Although frost still covers the ground some mornings, Island boards of health already have their focus turned towards summer and tick season.

At last week’s All-Island Selectmen’s meeting, Tisbury health commissioner Michael Loberg and Edgartown health agent Matthew Poole presented their annual year-end report for the Tick-Borne Illness Reduction Initiative, a five-year study funded by a grant from the Martha’s Vineyard Hospital. The study has just completed its second year.

In an attempt to quantify the Vineyard deer population, a Mount Holyoke College professor flew across the Island last Friday afternoon taking thousands of aerial infrared photographs for a tick-borne illness study. While a snowy, 20 degree day on Martha’s Vineyard may not be most visitors’ optimal conditions for a flight around the Island, professor of geography Thomas Millette deemed Friday’s weather ideal. A frozen ground, calm winds and an overcast sky all optimize the efficiency of the thermal imaging system developed by Mr. Millette.


Next week the deer hunting season shifts from bow and arrow to shotgun.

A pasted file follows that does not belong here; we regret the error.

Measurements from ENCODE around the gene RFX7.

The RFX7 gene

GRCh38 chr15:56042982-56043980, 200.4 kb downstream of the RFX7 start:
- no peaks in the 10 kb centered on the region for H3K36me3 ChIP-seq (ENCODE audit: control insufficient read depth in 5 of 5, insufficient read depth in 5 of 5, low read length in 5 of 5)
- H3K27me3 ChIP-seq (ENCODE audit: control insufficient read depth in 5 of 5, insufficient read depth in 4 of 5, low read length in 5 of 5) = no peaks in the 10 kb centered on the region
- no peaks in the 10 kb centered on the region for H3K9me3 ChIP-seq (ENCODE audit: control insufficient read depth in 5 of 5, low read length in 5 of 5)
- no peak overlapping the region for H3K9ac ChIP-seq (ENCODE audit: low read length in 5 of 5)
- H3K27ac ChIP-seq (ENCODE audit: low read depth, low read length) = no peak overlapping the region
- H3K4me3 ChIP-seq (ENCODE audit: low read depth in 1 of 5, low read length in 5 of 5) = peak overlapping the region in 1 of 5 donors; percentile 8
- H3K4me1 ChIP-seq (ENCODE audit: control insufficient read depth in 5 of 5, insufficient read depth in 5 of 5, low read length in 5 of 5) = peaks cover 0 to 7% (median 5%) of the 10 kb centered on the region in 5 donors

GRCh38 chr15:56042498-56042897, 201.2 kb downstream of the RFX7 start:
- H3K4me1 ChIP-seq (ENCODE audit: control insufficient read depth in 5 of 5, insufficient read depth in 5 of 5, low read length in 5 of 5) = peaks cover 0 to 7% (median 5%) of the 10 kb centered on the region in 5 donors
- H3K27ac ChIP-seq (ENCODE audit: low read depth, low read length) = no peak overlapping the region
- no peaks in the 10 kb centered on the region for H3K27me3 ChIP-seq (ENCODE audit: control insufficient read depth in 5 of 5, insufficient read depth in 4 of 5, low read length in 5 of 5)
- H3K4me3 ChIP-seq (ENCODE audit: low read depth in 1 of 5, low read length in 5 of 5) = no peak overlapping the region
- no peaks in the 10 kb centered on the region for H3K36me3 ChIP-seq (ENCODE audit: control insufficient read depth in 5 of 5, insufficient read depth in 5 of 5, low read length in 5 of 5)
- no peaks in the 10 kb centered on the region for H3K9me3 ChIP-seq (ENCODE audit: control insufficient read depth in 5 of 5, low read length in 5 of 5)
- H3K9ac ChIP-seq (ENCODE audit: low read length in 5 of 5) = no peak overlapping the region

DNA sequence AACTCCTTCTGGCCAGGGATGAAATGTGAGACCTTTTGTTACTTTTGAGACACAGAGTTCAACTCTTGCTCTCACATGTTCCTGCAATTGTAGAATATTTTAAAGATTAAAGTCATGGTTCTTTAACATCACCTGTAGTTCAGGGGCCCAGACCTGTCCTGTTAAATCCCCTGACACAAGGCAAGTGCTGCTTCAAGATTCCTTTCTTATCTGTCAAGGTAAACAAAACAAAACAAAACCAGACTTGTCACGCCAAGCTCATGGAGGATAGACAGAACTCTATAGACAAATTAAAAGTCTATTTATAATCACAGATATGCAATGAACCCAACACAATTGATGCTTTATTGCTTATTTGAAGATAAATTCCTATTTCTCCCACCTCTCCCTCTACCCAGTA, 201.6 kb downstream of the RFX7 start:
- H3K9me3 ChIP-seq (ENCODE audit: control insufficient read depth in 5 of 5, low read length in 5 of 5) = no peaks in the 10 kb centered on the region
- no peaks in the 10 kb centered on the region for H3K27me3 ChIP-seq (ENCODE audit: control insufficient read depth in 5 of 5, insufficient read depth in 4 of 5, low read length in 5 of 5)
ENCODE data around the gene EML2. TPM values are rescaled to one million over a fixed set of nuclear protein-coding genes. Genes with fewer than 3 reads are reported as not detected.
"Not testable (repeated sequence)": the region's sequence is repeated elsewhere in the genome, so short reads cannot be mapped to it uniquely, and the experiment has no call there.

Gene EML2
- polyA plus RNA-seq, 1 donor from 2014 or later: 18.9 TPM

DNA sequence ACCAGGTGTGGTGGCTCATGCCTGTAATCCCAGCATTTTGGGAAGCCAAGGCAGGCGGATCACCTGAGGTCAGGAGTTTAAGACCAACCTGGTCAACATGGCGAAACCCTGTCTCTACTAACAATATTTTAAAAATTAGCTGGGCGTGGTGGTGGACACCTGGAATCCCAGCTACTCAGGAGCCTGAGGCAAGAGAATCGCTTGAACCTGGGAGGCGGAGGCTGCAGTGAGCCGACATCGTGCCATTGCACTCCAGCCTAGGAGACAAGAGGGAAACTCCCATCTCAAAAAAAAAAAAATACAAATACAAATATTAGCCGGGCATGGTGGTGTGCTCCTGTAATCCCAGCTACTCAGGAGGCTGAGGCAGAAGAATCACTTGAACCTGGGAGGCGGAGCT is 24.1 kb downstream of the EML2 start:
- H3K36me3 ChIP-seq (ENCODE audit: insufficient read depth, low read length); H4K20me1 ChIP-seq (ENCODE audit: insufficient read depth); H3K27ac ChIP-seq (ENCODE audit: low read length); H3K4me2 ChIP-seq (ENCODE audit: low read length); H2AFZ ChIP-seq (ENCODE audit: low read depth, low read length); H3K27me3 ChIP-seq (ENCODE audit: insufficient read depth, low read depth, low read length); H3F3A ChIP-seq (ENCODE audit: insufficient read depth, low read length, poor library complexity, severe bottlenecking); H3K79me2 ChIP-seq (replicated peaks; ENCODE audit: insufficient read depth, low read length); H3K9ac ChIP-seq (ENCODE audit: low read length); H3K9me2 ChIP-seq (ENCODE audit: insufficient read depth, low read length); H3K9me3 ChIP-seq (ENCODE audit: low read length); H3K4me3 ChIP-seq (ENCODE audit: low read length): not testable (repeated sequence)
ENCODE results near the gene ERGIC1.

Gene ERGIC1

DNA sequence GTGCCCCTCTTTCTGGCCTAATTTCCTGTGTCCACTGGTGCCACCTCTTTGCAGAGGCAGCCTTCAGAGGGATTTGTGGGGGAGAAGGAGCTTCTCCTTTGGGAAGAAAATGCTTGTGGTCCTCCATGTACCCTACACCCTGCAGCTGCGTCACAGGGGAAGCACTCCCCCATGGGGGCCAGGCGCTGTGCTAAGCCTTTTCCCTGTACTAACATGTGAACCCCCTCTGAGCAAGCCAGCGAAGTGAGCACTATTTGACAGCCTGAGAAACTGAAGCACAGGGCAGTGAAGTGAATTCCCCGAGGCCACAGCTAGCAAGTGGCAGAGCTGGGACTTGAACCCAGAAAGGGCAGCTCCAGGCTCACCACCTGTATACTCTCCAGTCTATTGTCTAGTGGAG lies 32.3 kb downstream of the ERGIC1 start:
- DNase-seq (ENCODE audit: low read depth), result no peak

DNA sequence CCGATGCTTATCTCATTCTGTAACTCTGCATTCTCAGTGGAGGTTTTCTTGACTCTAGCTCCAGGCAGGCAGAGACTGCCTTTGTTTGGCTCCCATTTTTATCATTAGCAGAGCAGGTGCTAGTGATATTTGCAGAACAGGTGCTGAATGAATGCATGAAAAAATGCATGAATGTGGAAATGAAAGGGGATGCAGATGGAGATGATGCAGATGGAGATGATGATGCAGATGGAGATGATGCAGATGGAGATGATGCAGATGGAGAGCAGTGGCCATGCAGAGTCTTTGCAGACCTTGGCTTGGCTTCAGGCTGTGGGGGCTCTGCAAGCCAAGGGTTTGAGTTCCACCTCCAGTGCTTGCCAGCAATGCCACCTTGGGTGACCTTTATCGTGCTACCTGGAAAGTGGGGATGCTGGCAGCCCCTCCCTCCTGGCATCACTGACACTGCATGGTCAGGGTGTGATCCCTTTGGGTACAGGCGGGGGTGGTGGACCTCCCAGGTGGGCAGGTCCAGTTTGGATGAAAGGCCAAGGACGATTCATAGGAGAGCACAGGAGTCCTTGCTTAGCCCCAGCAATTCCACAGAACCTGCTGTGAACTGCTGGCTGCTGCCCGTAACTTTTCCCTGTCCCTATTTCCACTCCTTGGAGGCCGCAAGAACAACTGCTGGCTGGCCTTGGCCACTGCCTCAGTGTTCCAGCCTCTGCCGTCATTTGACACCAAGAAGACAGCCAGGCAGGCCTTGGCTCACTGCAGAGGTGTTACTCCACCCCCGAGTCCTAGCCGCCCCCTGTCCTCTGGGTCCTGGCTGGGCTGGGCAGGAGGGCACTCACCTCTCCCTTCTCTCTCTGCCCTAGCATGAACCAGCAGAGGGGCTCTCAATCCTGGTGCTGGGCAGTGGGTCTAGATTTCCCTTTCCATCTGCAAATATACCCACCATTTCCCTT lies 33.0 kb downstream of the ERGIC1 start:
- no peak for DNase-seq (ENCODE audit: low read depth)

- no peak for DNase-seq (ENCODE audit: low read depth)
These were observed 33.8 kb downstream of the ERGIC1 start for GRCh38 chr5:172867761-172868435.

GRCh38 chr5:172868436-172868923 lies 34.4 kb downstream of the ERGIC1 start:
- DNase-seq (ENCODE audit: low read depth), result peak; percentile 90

“You are up close and personal when you are in archery season, at 20, maybe 30 yards away,” said Walter Ashley, an experienced hunter on the Island. “With a shotgun, it’s not so critical.”

Mr. Ashley has been hunting for nearly 50 years, whether it be bow and arrow, shotgun or muzzleloader.

“I’d go if they had a stick and stone season,” he said.



With the rut just around the corner and hot-and-bothered deer at their most reckless, the Massachusetts Highway Department has told the town of West Tisbury it is done disposing of dead deer on state roads.

“Last Friday Mass Highway was called because a dead deer was on a state road and generally they go out and pick it up but they informed us they’re not going to do it anymore,” said town administrator Jen Rand. “The reason being they say there’s no place to put it.”


Shotgun season for deer began on Monday and the first week of the 12-day season was marked by good weather and a decent harvest by hunters.

By 1 p.m. yesterday, Brian Hawthorne, a forester for the Massachusetts Division of Fisheries and Wildlife, had seen 71 deer come through the deer check-in station in the state forest.



A total of 292 deer were taken during the two weeks of shotgun season on the Vineyard, which ended on Saturday, Dec. 12. Hunters were successful and the numbers are close to what was expected, despite weather conditions that were less than ideal.

“The weather was not that great,” said John Scanlon, state wildlife biologist. Mr. Scanlon operated the deer check-in station at the Manuel F. Correllus State Forest during the first week of the hunting season. He checked in 137 deer.